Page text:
The moment Hotel Unique (pronounced Unique-y) comes into view, you quickly understand something different this way comes. Famed Brazilian-Japanese architect Ruy Ohtake wasn't going for subtlety when he built this ultra-trendy, 95-room boutique hotel shaped like a slice of watermelon in order to seize commanding 360° city views from higher floors.

Guests enter through an imposing 25-foot high, 650-pound double entrance door into a glass-framed, open-spaced lobby that certainly feels more MOMA than hotel. Minimalist Italian chairs by Fendi and trendy loungeware by Gaetano Pesce and Hugo Franca lead to a 300-bottle, 36 foot–high Lobby Bar and adjacent library, stocked full of books on architecture, design and fashion. Glance skyward the sky-lit atrium frames a top floor water mirror.

Criminally unlit, curved hallways lead to rooms which are iPod-white from top to bottom, save the slanted hardwood infinity flooring which curves up the side wall in the suites – it is here, a direct result of the curved nature of the building itself, that the TV is mounted. Bathrooms feature a collapsible window separating the bathtub with the bed, allowing for interesting viewing should one chose. As expected, modcons are ubiquitous, including newly introduced Apple TV consoles in every room.

On the roof, the real coup: Skye Bar, a hip lounge and restaurant, which gives way to the 25m-long open-air infinity pool – lipstick red and featuring an underwater soundtrack – that only stops when the astonishing views of downtown São Paulo come into focus across the green-swept Jardims Europa neighborhood.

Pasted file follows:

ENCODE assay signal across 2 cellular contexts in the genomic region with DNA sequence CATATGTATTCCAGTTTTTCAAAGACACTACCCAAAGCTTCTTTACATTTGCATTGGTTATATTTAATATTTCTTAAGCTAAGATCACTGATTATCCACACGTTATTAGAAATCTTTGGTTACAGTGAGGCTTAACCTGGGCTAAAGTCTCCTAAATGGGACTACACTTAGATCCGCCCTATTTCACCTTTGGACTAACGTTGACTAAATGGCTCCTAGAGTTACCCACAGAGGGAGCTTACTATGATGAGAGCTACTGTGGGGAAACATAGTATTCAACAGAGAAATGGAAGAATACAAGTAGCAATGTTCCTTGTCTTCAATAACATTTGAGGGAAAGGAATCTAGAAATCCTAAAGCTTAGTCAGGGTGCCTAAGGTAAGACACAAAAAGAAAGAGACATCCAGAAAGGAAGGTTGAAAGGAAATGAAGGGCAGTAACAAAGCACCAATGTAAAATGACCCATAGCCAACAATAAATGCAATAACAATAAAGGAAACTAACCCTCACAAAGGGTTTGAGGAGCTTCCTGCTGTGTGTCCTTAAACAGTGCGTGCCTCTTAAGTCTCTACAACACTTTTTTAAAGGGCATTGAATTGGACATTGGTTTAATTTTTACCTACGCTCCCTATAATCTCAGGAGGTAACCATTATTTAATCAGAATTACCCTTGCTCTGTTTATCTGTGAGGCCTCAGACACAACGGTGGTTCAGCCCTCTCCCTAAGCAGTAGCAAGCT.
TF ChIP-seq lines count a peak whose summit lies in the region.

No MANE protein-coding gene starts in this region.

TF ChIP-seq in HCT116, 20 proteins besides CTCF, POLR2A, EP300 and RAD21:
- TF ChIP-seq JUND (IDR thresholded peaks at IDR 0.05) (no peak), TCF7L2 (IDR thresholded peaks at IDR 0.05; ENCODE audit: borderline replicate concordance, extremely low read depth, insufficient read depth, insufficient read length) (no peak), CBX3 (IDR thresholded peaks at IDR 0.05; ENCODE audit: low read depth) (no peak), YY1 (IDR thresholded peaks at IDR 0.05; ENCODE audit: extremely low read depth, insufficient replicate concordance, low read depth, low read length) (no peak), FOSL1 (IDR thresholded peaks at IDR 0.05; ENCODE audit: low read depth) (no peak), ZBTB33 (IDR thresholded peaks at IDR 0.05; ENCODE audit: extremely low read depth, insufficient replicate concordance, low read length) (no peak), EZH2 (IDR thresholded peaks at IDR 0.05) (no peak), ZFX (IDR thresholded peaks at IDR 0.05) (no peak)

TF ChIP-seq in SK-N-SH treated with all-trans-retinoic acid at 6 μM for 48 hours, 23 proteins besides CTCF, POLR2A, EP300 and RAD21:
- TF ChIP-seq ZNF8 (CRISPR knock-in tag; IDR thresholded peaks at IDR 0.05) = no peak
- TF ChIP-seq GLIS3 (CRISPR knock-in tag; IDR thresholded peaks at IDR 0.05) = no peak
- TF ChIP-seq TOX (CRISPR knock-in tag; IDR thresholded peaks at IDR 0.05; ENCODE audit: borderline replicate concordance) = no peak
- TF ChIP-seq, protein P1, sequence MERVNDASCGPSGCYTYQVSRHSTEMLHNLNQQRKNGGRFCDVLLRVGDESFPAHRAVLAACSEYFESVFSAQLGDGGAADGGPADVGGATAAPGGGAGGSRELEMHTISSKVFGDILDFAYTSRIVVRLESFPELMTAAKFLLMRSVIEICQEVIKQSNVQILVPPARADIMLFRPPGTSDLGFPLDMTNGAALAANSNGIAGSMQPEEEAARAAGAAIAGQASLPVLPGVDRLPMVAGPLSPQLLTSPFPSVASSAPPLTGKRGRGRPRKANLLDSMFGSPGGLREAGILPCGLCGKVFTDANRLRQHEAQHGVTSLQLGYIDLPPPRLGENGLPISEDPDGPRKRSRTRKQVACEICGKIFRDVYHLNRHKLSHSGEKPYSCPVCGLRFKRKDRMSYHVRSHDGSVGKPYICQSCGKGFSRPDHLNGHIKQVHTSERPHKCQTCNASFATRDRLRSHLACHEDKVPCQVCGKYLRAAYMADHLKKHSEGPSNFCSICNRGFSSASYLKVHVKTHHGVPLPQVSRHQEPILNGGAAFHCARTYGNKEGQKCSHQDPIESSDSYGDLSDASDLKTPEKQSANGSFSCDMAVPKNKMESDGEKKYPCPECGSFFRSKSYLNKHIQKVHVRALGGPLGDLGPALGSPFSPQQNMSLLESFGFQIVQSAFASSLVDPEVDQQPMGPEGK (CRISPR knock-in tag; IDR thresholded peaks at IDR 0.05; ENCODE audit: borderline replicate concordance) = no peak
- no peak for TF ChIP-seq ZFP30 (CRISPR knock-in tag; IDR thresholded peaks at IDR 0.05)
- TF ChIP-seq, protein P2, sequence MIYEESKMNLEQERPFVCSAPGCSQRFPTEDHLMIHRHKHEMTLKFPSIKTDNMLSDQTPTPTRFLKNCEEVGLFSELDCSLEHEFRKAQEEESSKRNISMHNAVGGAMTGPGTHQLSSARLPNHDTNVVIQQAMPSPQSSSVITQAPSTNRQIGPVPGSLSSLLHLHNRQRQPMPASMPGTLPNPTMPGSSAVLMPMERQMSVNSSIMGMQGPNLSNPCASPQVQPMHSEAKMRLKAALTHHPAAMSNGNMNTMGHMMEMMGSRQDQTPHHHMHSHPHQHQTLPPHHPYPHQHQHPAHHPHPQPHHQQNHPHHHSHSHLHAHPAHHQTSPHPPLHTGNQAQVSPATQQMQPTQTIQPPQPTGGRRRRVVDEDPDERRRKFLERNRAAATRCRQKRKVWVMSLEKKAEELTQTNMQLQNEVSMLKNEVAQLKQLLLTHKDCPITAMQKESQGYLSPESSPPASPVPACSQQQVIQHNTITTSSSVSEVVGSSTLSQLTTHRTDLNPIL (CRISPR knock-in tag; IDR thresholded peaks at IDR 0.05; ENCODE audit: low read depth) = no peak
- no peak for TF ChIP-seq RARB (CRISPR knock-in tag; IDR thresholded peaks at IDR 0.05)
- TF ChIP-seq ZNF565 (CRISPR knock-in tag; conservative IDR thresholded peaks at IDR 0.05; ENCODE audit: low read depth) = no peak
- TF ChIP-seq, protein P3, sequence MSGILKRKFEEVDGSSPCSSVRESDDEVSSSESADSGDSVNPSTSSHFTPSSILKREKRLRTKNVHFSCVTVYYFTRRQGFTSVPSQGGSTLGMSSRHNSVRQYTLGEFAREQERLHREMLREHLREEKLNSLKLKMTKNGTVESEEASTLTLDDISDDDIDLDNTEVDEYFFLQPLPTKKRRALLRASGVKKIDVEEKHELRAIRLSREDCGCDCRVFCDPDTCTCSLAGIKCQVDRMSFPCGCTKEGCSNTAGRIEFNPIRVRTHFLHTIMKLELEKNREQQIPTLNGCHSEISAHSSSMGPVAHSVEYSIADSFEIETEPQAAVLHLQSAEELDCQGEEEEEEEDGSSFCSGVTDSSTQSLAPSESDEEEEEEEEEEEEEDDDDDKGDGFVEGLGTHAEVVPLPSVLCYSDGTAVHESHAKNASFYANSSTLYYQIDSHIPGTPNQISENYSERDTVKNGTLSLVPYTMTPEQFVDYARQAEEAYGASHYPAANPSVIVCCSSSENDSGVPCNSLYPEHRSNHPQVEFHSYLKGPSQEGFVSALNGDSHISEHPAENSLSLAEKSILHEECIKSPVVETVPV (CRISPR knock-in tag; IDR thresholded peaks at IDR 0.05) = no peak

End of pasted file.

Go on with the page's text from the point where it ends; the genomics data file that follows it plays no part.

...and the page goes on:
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L’Hotel Porto Bay

Close to the business district and the Jardins neighborhood, L’Hotel Porto Bay offers a European boutique hotel experience in bustling São Paulo. The marble-floored lobby is decorated with refined gold accents and features a luxury-brand showroom and a valuable art collection.

Outfitted in luxurious Egyptian cotton sheets, L’Occitane bath products, and designed in a warm, classic style, the accommodations provide a serene base within the city. The rooms are comfortable and stylish, and the suites offer two bathrooms, making them feel very spacious.

There is a beautiful indoor pool area surrounded by large plants and stylish loungers, as well as a full-service spa and a fitness center. Trebbiano Ristorante features Mediterranean cuisine and serves a lavish breakfast buffet, and il Piano Bar opens in the late afternoon for cocktails.

aerial view of U-shaped large hotel with pool in center courtyard and surrounded by dense trees

Palácio Tangará

Read Indagare's review of Palácio Tangará, a true oasis in one of São Paulo’s celebrated green spaces.
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Lobby at Tivoli São Paulo Mofarrej, São Paulo, Brazil

Tivoli São Paulo Mofarrej

With sweeping black onyx beams in the spacious lobby, Tivoli Mofarrej is a sleek and modern hotel consisting 220 rooms and three restaurants, as well as a spa, gym and pool. Located in the fashionable Jardins district and overlooking the lush Trianon Park and the cityscape, Tivoli is a luxe spot favored by business travelers.

The rooms are comfortable and spacious, designed in the black and neutral tones found throughout the hotel. The top accommodation at Tivoli is the enormous and luxurious Mofarrej presidential suite, which has three bedrooms and bathrooms, a dining area, gym, kitchen and private elevator and offers spectacular views over São Paulo.

The hotel also offers a stylish pool area complete with a circular orange pool and large cabana tents, a glass-enclosed fitness center and a Banyan Tree spa. Three restaurants live within the hotel: dinner is served at the fine-dining choice Arola Vintetres and a more relaxed French-inspired breakfast and lunch is available at Bistro Tivoli. Nara Lounge, a cool spot for drinks and cocktails, offers views of the pool and gardens.